'Lobbygate' shows the need for radical change, say political reformers

'Lobbygate' shows the need for radical change, say political reformers

By staff writers
24 Mar 2010

Recent revelations that three former government ministers have been caught by journalists expressing a willingness to use their access and influence to lobby in return for payment are indicative of a deeper crisis of accountability and public confidence in the political system, says a leading reform organisation.

Stephen Byers, Patricia Hewitt and Geoff Hoon have been suspended from the Parliamentary Labour Party pending further investigation, with opposition MPs calling for a formal enquiry.

Peter Facey, CEO of Unlock Democracy which was formed in 2007 as the successor to Charter 88 and the New Politics Network, commented: "This latest incident illustrates how the political class have consistently failed to take the growing sense that Parliament is riddled with sleaze seriously. Even after the lobbying scandal that rocked the House of Lords in 2009 and the expenses scandal, far too many politicians still see nothing wrong with using their privileged position for personal enrichment."

He continued: "Unlock Democracy and other members of the Alliance for Lobbying Transparency have been making the case for more openness about the UK lobbying industry for years now and the public administration select committee called for a mandatory register of activity more than a year ago."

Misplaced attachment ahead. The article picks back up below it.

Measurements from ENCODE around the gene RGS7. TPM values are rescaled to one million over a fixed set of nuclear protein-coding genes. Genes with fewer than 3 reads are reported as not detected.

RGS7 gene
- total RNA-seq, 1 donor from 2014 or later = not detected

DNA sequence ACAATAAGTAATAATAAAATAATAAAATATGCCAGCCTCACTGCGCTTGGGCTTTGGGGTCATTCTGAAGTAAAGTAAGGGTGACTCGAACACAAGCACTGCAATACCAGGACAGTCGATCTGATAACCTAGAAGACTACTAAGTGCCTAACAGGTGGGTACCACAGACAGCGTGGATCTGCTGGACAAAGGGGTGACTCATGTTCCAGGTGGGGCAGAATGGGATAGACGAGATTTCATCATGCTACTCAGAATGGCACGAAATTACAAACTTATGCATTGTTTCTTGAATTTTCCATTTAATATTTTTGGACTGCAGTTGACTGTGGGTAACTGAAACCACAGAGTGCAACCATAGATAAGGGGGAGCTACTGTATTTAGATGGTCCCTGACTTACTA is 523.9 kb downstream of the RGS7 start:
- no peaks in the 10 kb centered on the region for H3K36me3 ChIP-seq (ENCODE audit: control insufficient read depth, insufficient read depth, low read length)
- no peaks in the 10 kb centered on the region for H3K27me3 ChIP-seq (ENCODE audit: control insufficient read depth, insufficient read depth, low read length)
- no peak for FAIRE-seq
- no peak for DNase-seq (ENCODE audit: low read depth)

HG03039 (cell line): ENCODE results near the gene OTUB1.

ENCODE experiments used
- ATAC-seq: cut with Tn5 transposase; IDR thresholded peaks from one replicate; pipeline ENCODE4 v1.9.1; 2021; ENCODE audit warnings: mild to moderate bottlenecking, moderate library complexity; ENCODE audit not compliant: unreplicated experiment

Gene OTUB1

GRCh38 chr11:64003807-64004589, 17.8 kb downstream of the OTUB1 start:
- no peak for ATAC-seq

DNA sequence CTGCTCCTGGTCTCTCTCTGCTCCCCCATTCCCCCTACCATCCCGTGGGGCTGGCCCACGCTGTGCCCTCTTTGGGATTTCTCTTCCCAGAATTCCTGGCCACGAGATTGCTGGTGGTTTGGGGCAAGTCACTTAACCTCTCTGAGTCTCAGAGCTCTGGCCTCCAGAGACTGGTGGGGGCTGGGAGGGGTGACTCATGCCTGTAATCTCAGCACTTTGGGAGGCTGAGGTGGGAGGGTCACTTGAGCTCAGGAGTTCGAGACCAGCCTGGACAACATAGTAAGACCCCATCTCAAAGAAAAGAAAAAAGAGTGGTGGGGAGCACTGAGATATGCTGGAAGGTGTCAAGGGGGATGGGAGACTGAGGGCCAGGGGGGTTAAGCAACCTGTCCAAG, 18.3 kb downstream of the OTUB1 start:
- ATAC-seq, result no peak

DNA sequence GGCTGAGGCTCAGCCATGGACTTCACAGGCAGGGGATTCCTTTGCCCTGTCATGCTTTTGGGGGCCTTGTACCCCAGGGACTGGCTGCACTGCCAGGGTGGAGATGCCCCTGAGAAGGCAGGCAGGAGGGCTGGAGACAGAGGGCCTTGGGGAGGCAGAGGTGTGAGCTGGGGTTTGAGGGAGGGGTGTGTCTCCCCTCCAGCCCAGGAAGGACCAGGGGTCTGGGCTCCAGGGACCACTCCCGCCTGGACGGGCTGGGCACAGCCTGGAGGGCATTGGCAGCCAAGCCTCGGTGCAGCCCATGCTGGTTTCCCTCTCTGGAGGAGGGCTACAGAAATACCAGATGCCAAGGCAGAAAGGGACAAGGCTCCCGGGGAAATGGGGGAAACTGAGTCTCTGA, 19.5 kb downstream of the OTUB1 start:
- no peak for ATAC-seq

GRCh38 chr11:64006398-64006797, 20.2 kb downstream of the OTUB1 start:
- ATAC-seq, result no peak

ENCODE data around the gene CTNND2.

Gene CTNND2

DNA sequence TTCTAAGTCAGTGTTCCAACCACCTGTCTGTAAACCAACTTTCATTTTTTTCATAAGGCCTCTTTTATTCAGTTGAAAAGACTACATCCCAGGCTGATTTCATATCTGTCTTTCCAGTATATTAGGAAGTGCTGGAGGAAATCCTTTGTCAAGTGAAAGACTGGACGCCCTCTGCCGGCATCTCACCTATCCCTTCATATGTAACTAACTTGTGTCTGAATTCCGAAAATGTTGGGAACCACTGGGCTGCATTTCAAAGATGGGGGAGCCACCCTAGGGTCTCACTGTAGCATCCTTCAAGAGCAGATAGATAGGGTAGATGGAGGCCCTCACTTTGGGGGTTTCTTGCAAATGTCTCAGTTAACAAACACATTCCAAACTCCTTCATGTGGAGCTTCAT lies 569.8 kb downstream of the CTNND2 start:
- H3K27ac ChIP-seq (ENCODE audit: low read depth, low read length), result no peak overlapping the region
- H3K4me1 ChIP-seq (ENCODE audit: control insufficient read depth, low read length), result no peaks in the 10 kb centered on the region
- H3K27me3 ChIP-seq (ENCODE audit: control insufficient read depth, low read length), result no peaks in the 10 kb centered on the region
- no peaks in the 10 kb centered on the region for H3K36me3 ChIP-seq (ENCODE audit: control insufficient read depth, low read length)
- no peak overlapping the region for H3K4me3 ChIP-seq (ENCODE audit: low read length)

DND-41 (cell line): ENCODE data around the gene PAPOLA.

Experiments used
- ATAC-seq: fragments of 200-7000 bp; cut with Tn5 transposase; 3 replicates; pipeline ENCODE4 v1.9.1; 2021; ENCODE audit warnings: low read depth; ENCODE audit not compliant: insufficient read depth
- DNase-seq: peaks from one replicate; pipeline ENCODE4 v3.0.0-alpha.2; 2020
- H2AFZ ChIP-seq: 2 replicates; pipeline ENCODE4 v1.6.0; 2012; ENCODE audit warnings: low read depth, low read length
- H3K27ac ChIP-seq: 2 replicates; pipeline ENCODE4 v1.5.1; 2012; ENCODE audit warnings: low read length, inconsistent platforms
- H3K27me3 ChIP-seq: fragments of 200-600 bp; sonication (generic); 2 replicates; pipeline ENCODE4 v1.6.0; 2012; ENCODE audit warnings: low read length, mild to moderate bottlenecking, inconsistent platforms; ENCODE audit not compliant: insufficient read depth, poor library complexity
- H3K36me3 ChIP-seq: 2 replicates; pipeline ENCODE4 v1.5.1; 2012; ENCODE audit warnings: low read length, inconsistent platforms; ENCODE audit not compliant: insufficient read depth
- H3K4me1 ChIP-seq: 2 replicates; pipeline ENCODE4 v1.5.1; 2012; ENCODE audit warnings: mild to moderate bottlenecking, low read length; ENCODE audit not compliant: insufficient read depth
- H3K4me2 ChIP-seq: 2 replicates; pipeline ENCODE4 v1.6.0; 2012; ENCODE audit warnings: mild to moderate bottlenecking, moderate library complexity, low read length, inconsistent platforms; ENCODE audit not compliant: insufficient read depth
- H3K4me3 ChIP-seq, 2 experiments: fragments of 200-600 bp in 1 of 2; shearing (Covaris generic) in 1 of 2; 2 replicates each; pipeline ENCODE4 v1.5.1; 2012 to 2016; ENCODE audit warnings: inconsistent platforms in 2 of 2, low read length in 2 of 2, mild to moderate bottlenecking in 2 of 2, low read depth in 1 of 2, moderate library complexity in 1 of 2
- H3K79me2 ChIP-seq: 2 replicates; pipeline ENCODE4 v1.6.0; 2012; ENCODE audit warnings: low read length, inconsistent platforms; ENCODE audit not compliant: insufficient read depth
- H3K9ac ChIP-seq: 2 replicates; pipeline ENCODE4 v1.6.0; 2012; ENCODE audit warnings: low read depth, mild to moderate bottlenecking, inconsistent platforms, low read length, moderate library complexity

"We are tired of only seeing government action after the stable door has bolted which all too often vanishes into the ether once the headlines have died down," said Facey. "Our political system is now rotted to the core and demands a systematic overhaul, not yet another half-hearted promise."

The Unlock Democracy CEO declared: "It is time Parliament went back to basics. MPs should work solely on behalf of their constituents and be accountable to them. It is crucial that we have a statutory register of lobbying activity to ensure that this is the case, but it is also important that lobbying is not defined too narrowly so that politicians can continue to sell their expertise and contacts to the highest bidder whilst being able to claim to not be involved in the business [of] pressuring ministers themselves."

Unlock Democracy is a founding member of the Alliance for Lobbying Transparency and has presented evidence to the public administration select committee's investigation into lobbying.

It is also a member of the reform coalition Power2010 (www.Power2010.org.uk/), alongside Ekklesia and other civic, monitoring and advocacy bodies committed to reshaping Britain's broken political system.

[Ekk/3]

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